We'll tell you what you can copy and teach!
Canada's Copyright Modernization Bill C-32 sank to its death with the good ship Parliament today, and with it went the ill-conceived and poorly defined expanded fair dealing provision that resulted in so much controversy in front of the committee.
Luckily for educators, the Copyright Board approved an interim tariff request by Access Copyright, Canada's Copyright Licensing Agency -- I say luckily despite the fact that many in the educational community strongly objected to the interim tariff request. Those objections were summarily and somewhat embarrassingly dismissed by the Board, and, again luckily, now Canada's educators can continue to copy widely from the AC repertoire without fear of infringing the rights of Canada's professional creators -- and for the bargain price of exactly what they had always been paying, plus they get digital use thrown in as well.
You'd think that result would make Canada's universities sigh with relief. I thought so, and had a quick look at some university websites to see what they might be saying about the handy, ridiculously affordable new tariff.
To my surprise, the very first site I searched, Toronto's own York University, treated the interim tariff not as a helpful stepping stone to further negotiation with creators, but as an exit strategy into what they call their "transition to a copying regime outside of Access Copyright." What regime might that be? Well, it appears to have a whole lot to do with... you guessed it... fair dealing.
York's academic staff are advised the university will opt out of the interim tariff beginning Fall/Winter 2011-2012, but that the tariff provides them with covering protection to continue copying the AC repertoire until that time.
In the meantime, and presumably after opt-out, staff are required to follow the university's new fair dealing guidelines, which include the following two paragraphs:
9. University staff shall use reasonable efforts to guard against systematic, cumulative copying from the same work which in total exceeds the portion of the work that may be copied pursuant to these guidelines and to ensure that the number of copies made complies with this policy. If university staff suspects that a student, other staff member or faculty member is engaged in systematic, cumulative copying, the matter must be referred to the university staff member responsible for administering this policy or his or her delegate for review, and any further requests from that student, staff member or faculty member for a copy may be refused.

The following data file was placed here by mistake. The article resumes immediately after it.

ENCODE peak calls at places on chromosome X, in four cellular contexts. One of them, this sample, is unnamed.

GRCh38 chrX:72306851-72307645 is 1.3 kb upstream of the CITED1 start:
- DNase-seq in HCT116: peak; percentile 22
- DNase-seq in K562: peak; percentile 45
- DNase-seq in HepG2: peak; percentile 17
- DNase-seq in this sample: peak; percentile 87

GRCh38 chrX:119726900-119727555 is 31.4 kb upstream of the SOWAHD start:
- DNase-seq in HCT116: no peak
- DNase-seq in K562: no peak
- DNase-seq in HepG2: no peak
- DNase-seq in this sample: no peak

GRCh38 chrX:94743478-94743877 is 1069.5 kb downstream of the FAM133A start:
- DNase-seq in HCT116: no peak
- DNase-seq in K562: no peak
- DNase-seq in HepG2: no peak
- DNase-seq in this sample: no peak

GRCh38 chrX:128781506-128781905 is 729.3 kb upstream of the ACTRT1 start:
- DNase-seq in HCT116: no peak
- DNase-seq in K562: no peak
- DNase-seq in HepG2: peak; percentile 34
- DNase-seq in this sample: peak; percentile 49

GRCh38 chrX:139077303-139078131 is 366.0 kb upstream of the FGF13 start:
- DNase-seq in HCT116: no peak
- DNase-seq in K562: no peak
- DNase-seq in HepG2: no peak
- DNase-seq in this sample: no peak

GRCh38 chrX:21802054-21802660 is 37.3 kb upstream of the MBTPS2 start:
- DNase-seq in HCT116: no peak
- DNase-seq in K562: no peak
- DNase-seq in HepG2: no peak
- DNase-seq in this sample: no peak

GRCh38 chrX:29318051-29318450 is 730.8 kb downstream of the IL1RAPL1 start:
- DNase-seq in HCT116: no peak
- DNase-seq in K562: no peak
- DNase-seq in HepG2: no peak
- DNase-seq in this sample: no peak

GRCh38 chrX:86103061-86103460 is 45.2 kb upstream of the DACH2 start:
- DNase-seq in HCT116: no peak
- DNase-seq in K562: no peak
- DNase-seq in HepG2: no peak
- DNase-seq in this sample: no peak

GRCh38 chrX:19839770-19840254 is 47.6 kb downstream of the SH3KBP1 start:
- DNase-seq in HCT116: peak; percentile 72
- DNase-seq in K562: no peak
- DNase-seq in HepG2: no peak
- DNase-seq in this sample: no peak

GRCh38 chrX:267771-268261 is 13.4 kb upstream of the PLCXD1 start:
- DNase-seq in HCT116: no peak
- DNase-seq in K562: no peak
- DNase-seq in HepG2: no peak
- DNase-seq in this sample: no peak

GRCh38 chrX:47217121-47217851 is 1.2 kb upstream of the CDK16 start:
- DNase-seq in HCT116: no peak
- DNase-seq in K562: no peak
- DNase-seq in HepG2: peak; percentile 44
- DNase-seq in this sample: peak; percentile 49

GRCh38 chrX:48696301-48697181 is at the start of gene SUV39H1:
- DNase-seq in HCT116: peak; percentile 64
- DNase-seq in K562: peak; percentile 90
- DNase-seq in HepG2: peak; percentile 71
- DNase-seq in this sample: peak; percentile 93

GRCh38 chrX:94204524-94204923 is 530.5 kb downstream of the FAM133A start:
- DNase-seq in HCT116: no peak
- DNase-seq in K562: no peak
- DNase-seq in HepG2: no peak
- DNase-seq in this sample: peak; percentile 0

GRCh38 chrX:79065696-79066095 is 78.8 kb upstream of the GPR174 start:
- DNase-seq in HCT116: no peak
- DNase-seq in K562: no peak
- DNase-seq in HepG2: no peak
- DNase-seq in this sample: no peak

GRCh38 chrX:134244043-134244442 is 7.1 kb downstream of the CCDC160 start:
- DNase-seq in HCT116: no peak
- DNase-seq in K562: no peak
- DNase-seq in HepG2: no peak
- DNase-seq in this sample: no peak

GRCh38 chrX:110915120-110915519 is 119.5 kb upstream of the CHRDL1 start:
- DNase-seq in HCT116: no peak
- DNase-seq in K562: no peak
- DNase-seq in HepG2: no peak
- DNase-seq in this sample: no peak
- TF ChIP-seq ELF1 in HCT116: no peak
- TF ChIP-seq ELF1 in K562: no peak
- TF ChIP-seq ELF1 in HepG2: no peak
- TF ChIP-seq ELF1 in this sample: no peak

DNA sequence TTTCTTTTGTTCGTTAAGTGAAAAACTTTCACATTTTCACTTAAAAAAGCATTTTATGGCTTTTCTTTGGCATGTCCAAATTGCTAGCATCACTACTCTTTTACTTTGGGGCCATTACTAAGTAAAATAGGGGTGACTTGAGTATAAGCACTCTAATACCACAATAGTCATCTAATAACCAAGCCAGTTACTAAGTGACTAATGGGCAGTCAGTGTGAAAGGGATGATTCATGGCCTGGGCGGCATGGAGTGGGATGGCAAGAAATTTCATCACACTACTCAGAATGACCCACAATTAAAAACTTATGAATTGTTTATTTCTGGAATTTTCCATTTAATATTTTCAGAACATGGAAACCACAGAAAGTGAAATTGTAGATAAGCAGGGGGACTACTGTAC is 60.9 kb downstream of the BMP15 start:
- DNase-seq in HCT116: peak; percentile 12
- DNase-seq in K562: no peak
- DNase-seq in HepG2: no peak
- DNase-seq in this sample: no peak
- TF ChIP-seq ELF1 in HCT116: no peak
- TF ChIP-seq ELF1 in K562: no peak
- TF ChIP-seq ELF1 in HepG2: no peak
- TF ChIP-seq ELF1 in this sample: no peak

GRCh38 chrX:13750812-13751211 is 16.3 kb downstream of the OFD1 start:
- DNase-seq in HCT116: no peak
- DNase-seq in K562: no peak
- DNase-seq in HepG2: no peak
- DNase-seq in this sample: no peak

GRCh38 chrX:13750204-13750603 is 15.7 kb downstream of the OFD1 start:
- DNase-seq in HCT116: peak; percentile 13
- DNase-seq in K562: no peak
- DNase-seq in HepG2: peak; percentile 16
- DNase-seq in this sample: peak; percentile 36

10. Requests for the making of copies which fall outside these copying guidelines and requests for making of copies of unpublished works may be referred to the university staff member responsible for administering this policy or to his or her delegate for evaluation. A determination will be made as to whether the proposed copies are permissible in all the circumstances relating to the requests and may ultimately be refused.
This is, well, astonishing.
As I read these two sections together with the intention of opting out of Access Copyright licensing, York University's administration is stating flat out they require academic staff to police their fellows and students to make sure they copy no more than is allowed under fair dealing. As well, they advise that requests to copy more may be refused.
It seems indisputable at this point the move away from collective licensing -- encouraged by prominent free culture theorists like Michael Geist -- has as a primary motive the saving of copyright licensing fees (otherwise, why so strongly advise that only free copying be done?). This motive is so strong, in fact, that the administration appears willing to interfere with and/or restrict the academic freedom of its professors to use what they consider to be the best materials for teaching their students.
These policies, publicly available on the York University website, contradict directly the testimony of educational representatives at yesterday's final Bill C-32 committee hearing. Those representatives claimed over and over again, under questioning from concerned MPs, that their desire for an expanded fair dealing exception for education had nothing to do with not paying Access Copyright licences, and would in no way restrict the material being used by teachers and professors.
Is it any wonder professional creators like Margaret Atwood and Nino Ricci worry about the appropriation of creator's rights under expanded fair dealing? Now, apparently, we have to start worrying about the rights of professors and students to even use our work in the face of unconscionably restrictive administration policies.
Free culture, indeed. Free, as in you may freely use only what we tell you to freely use.